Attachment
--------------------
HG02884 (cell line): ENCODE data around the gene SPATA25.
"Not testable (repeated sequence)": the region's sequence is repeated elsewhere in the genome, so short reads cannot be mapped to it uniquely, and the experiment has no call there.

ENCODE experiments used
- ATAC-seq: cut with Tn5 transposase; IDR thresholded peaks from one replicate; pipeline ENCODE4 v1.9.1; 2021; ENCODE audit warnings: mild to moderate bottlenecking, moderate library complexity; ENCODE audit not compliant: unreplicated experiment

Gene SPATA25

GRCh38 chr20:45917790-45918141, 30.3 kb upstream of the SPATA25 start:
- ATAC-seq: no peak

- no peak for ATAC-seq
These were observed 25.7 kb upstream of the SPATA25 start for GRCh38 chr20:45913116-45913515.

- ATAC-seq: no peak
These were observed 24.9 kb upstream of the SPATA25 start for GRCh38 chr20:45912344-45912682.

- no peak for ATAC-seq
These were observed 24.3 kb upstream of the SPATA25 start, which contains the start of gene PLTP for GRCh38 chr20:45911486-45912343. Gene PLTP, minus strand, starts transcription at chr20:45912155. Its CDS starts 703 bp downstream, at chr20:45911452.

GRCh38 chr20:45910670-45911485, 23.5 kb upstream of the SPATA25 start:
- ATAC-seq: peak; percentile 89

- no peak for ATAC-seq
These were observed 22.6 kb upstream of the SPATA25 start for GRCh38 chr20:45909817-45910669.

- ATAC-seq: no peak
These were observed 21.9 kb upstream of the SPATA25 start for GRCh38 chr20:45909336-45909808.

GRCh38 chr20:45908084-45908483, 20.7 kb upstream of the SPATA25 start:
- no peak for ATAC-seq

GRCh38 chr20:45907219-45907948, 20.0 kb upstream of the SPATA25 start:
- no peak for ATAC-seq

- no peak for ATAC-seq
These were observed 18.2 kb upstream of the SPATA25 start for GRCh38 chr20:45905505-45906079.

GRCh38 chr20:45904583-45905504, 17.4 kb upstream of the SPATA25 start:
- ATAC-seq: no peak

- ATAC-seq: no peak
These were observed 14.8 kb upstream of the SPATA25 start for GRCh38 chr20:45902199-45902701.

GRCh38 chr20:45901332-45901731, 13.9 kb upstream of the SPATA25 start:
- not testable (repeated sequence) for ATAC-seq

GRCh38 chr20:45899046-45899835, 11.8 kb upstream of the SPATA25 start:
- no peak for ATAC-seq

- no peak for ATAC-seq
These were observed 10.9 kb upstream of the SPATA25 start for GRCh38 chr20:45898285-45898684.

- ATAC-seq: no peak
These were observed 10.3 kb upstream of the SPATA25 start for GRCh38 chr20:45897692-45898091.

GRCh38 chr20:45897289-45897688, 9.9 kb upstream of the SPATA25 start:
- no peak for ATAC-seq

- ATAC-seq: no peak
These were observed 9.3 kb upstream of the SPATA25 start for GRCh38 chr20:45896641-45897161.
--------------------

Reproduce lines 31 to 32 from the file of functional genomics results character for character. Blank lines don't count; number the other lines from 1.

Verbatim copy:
- not testable (repeated sequence) for ATAC-seq

GRCh38 chr20:45899046-45899835, 11.8 kb upstream of the SPATA25 start: